o1. Fossils; (H.M.S. Beagle Voyage) & layers of sediment and volcanic ashes show how species changed over time. o 2. Geographic Distribution of Living Species; organisms face environment selection pressures & develop similar features (not necessarily related). o3. Comparative Anatomy; anatomical structures reveal evolution in 3 ways; homologous, analogous, & vestigial structures. Homologous; Structures have similar anatomy, but differ in function. Shares a common ancestor, & provides evidence of descent with modification. Example; fingers used for grasping. Analogous; Structures with similar functions and appearance, but different anatomy. Not a common ancestor. Example; wings made using different materials and bones (bats vs. birds). Vestigial; Structures with no current functions, but are homologous to functional structures in related organisms. o4. Comparative Embryology; all vertebrate embryos inherit the same basic genetic plan for development from their shared ancestors. o5. Comparative Biochemistry & Genetic Evidence; ability to measure genetic and biochemical similarities; similarities in chromosome structure, sequence of amino acids in proteins & similarity in DNA composition—these all provide evidence of evolution. o6. Artificial Selection; selective breeding (interference of humans). Natural and human activities can change environment causing evolution; black coloration (melanism) of peppered moths caused by industrial pollutants--Pollutants would discolor bark on trees darker moths increased as lighter moths were preyed on. The theory of evolution by natural selection selects organisms best adapted to its environment & better able to survive under those conditions. Darwin used fossils, geographic distribution of living species, artificial selection, comparative anatomy, & comparative embryology to support his theory of evolution. Mostly collected during the H.M.S. Beagle voyage. Wild turkeys can fly. Domesticated turkeys can’t fly—if a population of domesticated turkeys escaped into a new environment where flying isn’t important for survival, they would survive in bushy lowlands/grasslands to hide from predators. Pollution, climate change, & habitat destruction change the environment around the world—faster than species can adapt. Genetically Modified Foods; inserting genes from other species to add desired traits; resistance to herbicides or improved nutritional content. Once genes are inserted they become part of the genome & are passed down. o Advantages of GMF’s:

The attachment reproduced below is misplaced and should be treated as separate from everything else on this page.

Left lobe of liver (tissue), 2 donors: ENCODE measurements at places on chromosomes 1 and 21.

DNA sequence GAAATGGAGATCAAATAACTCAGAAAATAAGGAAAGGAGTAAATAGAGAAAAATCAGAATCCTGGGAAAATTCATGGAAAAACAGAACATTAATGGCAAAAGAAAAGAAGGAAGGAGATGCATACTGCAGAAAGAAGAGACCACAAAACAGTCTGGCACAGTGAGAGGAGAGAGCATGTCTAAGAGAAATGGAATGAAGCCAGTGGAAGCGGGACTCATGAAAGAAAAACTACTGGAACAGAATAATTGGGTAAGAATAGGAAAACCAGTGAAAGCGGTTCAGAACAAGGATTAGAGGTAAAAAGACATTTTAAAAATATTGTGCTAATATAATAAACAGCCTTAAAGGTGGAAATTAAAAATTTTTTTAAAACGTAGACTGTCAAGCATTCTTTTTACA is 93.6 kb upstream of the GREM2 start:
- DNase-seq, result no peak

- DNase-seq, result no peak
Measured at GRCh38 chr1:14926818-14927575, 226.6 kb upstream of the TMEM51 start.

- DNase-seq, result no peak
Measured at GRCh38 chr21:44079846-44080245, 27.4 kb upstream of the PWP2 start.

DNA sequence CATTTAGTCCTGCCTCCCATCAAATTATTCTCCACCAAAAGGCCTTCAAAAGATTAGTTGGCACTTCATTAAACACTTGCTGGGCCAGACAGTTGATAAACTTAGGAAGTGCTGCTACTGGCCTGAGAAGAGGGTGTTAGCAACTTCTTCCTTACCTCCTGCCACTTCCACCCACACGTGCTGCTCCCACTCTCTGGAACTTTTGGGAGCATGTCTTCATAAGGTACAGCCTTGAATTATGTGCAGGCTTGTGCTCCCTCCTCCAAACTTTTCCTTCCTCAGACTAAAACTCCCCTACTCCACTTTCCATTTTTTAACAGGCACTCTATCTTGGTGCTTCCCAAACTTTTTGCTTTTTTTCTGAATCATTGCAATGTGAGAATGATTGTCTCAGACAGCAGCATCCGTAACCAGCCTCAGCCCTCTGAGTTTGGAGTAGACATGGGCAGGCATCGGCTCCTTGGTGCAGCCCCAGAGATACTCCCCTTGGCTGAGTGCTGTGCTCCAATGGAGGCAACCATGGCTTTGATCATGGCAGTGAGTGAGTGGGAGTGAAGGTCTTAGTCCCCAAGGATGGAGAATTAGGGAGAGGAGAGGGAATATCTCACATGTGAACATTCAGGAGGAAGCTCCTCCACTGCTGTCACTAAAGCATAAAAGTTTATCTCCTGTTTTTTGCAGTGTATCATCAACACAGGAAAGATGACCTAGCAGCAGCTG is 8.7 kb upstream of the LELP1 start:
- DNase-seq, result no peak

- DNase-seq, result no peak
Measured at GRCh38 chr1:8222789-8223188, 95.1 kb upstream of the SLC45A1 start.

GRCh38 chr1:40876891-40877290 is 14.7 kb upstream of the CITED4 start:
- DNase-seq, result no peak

Pest Resistance; growing GMF’s eliminates use of pesticides & reduce cost of bringing crop to market. Herbicide Tolerance; prevents environmental damage by reducing herbicide usage. Used to kill weeds, but not the GMF. Disease Resistance; GMF’s can be modified to resist viruses, fungi, & bacteria. Cold Tolerance; helps prevent freezing and make crops resistant to cold spells. Scientists use gene from cold-water fish into plants (tobacco/potato). Draught Tolerance/Salinity Tolerance; GMF’s can survive draught or high salt content in soil/groundwater. Ability to grow in inhospitable places. Nutrition; impoverished people rely on a single crop, GMF’s can contain additional vitamins/minerals; nutrient deficiencies can be reduced. Pharmaceuticals; medicines/vaccines are expensive, scientists are working to develop edible vaccines in plants (tomatoes/potatoes). Phytoremediation; Genetically modified plants (poplar tree) clean up heavy metal pollution from contaminated soil.